Building and maintaining credibility is a top priority for newly appointed CIOs, because the credibility established in the first 100 days of a CIO’s tenure often dictates their capacity for long-term success. If sufficient credibility isn’t established within that brief window, gaining trust and support for future change-making initiatives will be far more difficult.
So, how should a new CIO go about building credibility?
We’ve compiled advice from across the industry to help provide some clarity. Let’s see what these veteran IT leaders have to say…
Every CIO wants to dazzle their board and CEO, because most assume that’s the fastest path to a “seat at the table.” Granted, this feels like a logical, intuitive approach, but, in practice, attempting to build influence starting at the top of an organization is rarely effective.
Instead, CIOs should focus on growing strong relationships with peers, staff, and consumers — laying a firm foundation for their reputation at higher levels in the chain of command.
Mike Taylor, CIO of Seattle’s Todd Pacific Shipyards, explains in an interview with TechTarget, “A long time ago, a boss told me you shouldn’t be in the office more than two-thirds of the time. You should be walking around talking to users.”
This mindset is a major differentiator for successful, influential CIOs, and recent research from Deloitte confirms it.
After surveying over 1,200 CIOs of high-performance companies (HPCs) — defined as companies that beat the S&P 500 by 10% or more over the past three years — Deloitte found, “CIOs of HPCs differentiated themselves by building strong relationships with CFOs and business unit leaders in particular, which helped them gain influence and credibility in their organizations.”
CIOs often misjudge the importance of maximizing efficiency and achieving operational excellence before dedicating resources to new innovation initiatives.
Naturally, new CIOs want to start pursuing fresh, exciting projects as soon as possible, but the less enthralling work of streamlining current operations must come first.
Think about it like this…
Should a CIO be trusted to deliver on innovation promises when they haven’t demonstrated good stewardship of existing operations?
In the eyes of the business, the answer will always be a resounding ‘no.’
That’s why new CIOs need to get a firm grasp on what’s already happening inside their IT organization before they attempt to launch anything new.
In a recent post from The Enterprisers Project, Judith Apshago, VP and CIO of U.S. Silica, offers a perfect summary of why operational efficiency is such a critical priority for new CIOs, saying:
“While it may be tempting to woo the board with shiny objects, don’t overlook the importance of getting your IT house in order. If you have any security gaps or big risks in your ERP system and you’re not addressing those fundamentals, the board’s not going to want to talk to you about the exciting initiatives where IT can really be a game-changer.”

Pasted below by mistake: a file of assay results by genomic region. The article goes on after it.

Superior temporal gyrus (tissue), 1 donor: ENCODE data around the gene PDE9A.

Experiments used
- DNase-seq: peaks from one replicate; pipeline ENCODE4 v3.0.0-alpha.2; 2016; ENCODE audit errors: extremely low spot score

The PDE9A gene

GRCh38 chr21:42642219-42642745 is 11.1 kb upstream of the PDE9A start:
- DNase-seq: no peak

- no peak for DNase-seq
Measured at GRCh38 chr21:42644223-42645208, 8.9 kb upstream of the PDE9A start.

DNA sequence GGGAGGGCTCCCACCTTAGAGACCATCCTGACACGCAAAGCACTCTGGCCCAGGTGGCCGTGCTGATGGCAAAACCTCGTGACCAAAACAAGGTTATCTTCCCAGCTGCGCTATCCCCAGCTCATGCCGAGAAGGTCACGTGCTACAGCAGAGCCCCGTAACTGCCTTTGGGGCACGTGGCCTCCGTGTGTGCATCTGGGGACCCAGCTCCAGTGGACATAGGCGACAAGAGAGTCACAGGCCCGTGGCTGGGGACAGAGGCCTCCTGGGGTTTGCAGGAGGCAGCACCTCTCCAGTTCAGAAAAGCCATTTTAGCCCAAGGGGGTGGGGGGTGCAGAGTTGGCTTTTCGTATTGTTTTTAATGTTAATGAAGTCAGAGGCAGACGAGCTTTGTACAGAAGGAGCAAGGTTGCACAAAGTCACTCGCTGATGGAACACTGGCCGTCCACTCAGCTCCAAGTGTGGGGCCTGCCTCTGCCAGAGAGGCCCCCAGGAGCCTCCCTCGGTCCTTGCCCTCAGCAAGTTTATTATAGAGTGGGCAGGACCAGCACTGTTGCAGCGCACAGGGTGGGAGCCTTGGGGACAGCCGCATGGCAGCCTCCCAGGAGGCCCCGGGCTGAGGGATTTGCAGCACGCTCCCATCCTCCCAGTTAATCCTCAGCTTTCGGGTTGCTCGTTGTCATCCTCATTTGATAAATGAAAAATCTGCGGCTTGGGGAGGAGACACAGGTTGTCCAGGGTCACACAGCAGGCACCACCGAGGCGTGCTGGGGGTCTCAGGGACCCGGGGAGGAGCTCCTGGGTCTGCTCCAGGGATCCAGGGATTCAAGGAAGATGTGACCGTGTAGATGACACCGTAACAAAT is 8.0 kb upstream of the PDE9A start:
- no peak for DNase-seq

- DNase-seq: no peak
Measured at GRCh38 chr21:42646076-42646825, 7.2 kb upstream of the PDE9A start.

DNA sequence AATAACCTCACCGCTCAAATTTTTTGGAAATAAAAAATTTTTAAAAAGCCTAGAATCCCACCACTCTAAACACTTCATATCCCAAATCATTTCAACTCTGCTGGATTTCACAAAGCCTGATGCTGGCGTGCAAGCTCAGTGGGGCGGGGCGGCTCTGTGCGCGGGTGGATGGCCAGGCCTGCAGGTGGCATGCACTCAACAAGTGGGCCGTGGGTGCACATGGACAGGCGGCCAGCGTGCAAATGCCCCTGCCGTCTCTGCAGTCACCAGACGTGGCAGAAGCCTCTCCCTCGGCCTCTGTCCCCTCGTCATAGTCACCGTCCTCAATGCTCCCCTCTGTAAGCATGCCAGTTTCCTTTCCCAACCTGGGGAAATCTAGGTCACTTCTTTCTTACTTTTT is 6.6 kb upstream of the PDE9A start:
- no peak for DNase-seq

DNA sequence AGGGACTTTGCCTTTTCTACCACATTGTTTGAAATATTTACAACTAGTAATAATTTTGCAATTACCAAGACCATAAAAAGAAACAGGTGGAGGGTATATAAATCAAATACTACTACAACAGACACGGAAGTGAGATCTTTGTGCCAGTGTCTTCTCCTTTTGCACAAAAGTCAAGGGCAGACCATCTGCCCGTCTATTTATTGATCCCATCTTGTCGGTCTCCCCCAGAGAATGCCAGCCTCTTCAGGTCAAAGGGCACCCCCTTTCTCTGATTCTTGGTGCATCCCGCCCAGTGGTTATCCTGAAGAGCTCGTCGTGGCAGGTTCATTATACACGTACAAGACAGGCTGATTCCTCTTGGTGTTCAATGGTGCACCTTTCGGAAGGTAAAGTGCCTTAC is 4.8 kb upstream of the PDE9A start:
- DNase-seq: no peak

The CIO’s credibility will always be in question without defensible mechanisms to measure and communicate IT’s efforts. Regardless of how efficient and effective an IT organization may be, if the business doesn’t have a clear line of sight into technology costs and operations, stakeholders tend to assume IT is guilty until proven innocent.
That’s why new CIOs must make a conscious effort to prove value and showcase success in terms the business understands.
For example, when Enzo Micali joined 1-800-flowers.com as CIO, quantifying the IT organization’s contribution was his first order of business; he explains further in an interview with TechTarget, saying:
“First thing, I needed to build credibility with my own organization. IT tends to be a silo. You want your peers to view your business as a peer, and thus IT should be run as a business. I developed my own metrics to measure performance — things like cost per Web order versus cost per phone order. I also track trends in revenue per IT employee. That way the rest of the company can see in concrete terms what we’re contributing.”
There’s a wide range of strategies IT Leaders should employ to build credibility, but all those strategies are supported by one common driver: full transparency of IT costs and operations.
If IT Leaders can guide their organizations through a successful transparency journey — transforming IT from a “black box” cost center to a transparent value center — credibility will naturally follow.
Two prime examples are Ginger Allen of GuideWell and Nick Kaliszewski of Erie Insurance.
Both Ginger and Nick leveraged sound ITFM principles to build trust and credibility through transparency, shifting the perception of IT in their businesses in a matter of months. You can learn more about their work here and here.